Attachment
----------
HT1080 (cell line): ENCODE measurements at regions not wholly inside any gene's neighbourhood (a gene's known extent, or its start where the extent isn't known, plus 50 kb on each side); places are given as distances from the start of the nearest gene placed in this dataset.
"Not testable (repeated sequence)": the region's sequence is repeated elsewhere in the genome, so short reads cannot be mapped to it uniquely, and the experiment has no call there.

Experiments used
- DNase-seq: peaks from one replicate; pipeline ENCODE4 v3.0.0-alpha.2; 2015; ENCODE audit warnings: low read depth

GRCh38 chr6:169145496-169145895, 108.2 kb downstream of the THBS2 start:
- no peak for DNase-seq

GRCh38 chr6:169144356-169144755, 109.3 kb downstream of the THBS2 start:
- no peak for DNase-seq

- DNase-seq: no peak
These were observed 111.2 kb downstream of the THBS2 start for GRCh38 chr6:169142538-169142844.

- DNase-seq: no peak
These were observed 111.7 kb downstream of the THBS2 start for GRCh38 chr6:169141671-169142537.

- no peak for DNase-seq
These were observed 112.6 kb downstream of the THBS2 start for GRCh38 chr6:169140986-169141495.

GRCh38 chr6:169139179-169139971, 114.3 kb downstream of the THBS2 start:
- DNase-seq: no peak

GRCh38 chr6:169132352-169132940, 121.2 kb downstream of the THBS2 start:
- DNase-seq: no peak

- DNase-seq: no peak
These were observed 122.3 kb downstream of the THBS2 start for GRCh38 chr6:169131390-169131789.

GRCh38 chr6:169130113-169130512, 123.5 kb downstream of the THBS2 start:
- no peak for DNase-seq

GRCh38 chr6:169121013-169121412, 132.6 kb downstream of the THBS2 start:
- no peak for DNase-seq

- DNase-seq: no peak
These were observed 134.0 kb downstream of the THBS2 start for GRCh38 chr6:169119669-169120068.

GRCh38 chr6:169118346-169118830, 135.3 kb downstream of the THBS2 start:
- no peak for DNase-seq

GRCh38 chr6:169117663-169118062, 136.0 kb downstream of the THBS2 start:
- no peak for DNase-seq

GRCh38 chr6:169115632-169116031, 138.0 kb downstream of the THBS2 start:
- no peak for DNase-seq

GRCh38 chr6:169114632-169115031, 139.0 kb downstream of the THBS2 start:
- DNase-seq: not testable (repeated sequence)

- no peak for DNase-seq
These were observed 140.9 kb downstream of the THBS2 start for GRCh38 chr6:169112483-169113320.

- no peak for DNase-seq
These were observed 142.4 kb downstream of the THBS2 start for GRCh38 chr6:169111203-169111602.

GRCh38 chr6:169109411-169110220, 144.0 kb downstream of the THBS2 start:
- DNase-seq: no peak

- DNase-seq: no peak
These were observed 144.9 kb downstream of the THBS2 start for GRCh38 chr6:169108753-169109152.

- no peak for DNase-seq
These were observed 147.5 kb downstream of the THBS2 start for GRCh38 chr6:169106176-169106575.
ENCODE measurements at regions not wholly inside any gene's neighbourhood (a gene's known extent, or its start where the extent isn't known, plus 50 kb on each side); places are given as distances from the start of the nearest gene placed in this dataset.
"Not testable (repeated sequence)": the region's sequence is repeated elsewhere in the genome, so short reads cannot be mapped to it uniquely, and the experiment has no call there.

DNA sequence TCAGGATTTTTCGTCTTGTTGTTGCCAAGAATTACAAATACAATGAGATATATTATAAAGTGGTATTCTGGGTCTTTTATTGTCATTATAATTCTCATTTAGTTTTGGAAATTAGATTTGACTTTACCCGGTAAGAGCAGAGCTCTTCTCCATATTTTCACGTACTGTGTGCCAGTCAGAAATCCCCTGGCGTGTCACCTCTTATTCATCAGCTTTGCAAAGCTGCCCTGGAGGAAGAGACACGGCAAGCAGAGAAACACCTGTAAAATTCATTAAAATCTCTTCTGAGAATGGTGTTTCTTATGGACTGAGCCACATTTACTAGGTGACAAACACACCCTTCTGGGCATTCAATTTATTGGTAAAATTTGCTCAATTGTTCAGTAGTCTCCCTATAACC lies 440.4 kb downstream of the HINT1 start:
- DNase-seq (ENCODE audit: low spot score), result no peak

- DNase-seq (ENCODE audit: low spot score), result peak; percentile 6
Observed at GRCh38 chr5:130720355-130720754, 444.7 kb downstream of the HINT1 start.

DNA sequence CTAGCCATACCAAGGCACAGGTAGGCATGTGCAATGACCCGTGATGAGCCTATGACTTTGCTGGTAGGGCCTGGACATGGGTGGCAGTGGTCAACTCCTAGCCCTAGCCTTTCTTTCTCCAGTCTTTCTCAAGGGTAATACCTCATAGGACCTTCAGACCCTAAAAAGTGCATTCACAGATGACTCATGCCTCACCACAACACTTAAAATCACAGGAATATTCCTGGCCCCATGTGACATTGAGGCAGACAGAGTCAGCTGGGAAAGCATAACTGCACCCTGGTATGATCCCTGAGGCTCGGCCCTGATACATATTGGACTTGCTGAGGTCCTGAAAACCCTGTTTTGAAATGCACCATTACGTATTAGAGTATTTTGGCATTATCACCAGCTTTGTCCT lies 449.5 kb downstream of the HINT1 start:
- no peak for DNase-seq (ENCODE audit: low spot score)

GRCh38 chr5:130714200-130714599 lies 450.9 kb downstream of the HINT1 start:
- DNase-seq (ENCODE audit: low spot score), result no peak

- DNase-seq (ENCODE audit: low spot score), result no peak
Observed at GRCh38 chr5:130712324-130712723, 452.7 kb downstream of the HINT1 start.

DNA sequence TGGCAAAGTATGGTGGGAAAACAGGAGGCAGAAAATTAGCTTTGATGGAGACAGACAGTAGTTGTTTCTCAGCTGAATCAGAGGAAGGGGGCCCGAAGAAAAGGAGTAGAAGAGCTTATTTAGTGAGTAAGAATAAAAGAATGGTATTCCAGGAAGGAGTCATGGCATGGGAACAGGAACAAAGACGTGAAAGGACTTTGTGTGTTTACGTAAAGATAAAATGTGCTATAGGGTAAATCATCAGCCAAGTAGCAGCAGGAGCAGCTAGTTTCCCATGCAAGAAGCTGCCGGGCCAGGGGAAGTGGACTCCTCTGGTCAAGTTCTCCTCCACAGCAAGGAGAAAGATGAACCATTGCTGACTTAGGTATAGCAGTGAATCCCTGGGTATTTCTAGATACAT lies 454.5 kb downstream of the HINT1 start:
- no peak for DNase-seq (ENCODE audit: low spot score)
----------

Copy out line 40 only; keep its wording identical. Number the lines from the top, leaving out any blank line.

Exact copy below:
- DNase-seq: no peak